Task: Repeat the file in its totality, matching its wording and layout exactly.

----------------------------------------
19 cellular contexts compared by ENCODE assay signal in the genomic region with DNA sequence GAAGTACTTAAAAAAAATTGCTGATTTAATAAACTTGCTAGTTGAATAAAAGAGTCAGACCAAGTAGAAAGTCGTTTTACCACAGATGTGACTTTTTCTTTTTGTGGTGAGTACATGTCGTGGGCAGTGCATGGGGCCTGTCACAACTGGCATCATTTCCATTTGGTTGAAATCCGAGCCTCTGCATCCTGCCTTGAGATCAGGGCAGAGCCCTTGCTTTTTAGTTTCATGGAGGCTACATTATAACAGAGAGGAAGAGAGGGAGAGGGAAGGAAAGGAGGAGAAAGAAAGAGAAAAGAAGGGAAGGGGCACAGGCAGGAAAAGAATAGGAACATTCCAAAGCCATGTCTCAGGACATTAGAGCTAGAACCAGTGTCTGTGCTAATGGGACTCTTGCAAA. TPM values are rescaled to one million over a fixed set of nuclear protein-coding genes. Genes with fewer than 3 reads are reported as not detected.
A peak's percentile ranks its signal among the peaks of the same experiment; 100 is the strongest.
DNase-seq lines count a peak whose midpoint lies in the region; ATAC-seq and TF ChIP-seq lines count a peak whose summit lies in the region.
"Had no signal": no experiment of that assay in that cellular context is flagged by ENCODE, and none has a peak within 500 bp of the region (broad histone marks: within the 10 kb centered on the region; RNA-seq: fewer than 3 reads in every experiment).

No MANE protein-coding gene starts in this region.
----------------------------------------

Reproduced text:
19 cellular contexts compared by ENCODE assay signal in the genomic region with DNA sequence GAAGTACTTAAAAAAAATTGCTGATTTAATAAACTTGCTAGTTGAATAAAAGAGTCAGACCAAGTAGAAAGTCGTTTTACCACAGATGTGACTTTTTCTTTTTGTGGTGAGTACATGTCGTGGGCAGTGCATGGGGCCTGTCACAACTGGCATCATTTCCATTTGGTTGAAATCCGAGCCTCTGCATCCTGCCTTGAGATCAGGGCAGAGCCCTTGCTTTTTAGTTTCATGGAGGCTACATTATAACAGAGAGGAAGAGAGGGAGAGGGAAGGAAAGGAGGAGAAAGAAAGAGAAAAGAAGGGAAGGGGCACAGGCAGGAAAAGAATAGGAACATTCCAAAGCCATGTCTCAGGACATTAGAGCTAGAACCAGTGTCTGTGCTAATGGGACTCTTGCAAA. TPM values are rescaled to one million over a fixed set of nuclear protein-coding genes. Genes with fewer than 3 reads are reported as not detected.
A peak's percentile ranks its signal among the peaks of the same experiment; 100 is the strongest.
DNase-seq lines count a peak whose midpoint lies in the region; ATAC-seq and TF ChIP-seq lines count a peak whose summit lies in the region.
"Had no signal": no experiment of that assay in that cellular context is flagged by ENCODE, and none has a peak within 500 bp of the region (broad histone marks: within the 10 kb centered on the region; RNA-seq: fewer than 3 reads in every experiment).

No MANE protein-coding gene starts in this region.